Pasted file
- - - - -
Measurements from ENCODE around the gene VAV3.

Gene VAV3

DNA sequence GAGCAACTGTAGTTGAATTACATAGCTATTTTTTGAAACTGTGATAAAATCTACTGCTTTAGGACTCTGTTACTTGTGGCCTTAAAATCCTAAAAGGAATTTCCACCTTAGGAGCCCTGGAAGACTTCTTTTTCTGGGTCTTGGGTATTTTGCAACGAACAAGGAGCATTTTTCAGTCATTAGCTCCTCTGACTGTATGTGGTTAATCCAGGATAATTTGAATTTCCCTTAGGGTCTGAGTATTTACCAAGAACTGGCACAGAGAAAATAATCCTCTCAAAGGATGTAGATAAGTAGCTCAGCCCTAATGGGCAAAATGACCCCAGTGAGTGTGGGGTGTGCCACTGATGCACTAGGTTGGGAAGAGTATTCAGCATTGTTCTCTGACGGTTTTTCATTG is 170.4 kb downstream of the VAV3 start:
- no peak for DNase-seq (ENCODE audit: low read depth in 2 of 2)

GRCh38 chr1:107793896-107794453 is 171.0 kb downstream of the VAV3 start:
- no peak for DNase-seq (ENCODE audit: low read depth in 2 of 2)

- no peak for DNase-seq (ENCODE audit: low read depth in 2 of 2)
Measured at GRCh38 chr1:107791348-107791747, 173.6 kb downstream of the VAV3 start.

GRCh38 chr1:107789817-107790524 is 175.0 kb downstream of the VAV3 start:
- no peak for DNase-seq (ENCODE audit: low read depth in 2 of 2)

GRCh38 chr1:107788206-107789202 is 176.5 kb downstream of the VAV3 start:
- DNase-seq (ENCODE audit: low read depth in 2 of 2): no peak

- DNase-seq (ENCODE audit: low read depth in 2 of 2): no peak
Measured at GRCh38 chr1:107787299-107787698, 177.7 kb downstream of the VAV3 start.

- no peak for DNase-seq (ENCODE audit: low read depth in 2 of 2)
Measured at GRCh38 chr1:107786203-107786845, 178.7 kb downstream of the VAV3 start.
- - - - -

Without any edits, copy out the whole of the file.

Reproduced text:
Measurements from ENCODE around the gene VAV3.

Gene VAV3

DNA sequence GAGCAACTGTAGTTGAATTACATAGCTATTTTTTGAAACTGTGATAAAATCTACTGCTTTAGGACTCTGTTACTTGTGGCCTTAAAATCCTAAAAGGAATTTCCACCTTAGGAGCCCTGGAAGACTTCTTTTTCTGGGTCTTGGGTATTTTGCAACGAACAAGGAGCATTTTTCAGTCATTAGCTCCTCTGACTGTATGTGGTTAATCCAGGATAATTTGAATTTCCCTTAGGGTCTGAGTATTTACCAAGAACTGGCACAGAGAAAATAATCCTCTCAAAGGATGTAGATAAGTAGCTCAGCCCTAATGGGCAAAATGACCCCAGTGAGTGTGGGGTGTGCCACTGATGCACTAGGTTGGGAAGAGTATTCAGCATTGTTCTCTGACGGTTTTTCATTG is 170.4 kb downstream of the VAV3 start:
- no peak for DNase-seq (ENCODE audit: low read depth in 2 of 2)

GRCh38 chr1:107793896-107794453 is 171.0 kb downstream of the VAV3 start:
- no peak for DNase-seq (ENCODE audit: low read depth in 2 of 2)

- no peak for DNase-seq (ENCODE audit: low read depth in 2 of 2)
Measured at GRCh38 chr1:107791348-107791747, 173.6 kb downstream of the VAV3 start.

GRCh38 chr1:107789817-107790524 is 175.0 kb downstream of the VAV3 start:
- no peak for DNase-seq (ENCODE audit: low read depth in 2 of 2)

GRCh38 chr1:107788206-107789202 is 176.5 kb downstream of the VAV3 start:
- DNase-seq (ENCODE audit: low read depth in 2 of 2): no peak

- DNase-seq (ENCODE audit: low read depth in 2 of 2): no peak
Measured at GRCh38 chr1:107787299-107787698, 177.7 kb downstream of the VAV3 start.

- no peak for DNase-seq (ENCODE audit: low read depth in 2 of 2)
Measured at GRCh38 chr1:107786203-107786845, 178.7 kb downstream of the VAV3 start.